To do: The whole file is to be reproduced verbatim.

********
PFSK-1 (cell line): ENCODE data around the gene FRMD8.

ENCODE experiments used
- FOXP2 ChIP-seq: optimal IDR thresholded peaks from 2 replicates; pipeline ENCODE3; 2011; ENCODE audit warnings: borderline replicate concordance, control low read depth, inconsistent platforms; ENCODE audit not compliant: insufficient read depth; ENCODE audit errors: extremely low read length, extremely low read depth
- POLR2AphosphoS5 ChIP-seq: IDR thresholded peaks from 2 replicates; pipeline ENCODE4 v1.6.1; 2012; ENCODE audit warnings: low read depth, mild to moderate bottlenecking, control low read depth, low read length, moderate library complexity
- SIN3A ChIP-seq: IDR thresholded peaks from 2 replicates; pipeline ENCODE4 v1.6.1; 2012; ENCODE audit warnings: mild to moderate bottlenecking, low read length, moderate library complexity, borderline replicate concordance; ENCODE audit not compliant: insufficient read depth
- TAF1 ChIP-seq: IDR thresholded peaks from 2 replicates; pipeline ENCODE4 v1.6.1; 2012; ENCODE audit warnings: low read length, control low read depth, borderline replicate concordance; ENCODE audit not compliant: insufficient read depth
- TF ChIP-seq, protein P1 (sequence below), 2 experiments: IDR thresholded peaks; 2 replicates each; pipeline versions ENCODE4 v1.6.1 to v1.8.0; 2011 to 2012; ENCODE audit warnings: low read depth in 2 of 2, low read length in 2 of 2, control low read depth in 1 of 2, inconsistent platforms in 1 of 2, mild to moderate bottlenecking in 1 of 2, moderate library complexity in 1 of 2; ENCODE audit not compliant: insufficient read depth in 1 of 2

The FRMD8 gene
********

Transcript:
PFSK-1 (cell line): ENCODE data around the gene FRMD8.

ENCODE experiments used
- FOXP2 ChIP-seq: optimal IDR thresholded peaks from 2 replicates; pipeline ENCODE3; 2011; ENCODE audit warnings: borderline replicate concordance, control low read depth, inconsistent platforms; ENCODE audit not compliant: insufficient read depth; ENCODE audit errors: extremely low read length, extremely low read depth
- POLR2AphosphoS5 ChIP-seq: IDR thresholded peaks from 2 replicates; pipeline ENCODE4 v1.6.1; 2012; ENCODE audit warnings: low read depth, mild to moderate bottlenecking, control low read depth, low read length, moderate library complexity
- SIN3A ChIP-seq: IDR thresholded peaks from 2 replicates; pipeline ENCODE4 v1.6.1; 2012; ENCODE audit warnings: mild to moderate bottlenecking, low read length, moderate library complexity, borderline replicate concordance; ENCODE audit not compliant: insufficient read depth
- TAF1 ChIP-seq: IDR thresholded peaks from 2 replicates; pipeline ENCODE4 v1.6.1; 2012; ENCODE audit warnings: low read length, control low read depth, borderline replicate concordance; ENCODE audit not compliant: insufficient read depth
- TF ChIP-seq, protein P1 (sequence below), 2 experiments: IDR thresholded peaks; 2 replicates each; pipeline versions ENCODE4 v1.6.1 to v1.8.0; 2011 to 2012; ENCODE audit warnings: low read depth in 2 of 2, low read length in 2 of 2, control low read depth in 1 of 2, inconsistent platforms in 1 of 2, mild to moderate bottlenecking in 1 of 2, moderate library complexity in 1 of 2; ENCODE audit not compliant: insufficient read depth in 1 of 2

The FRMD8 gene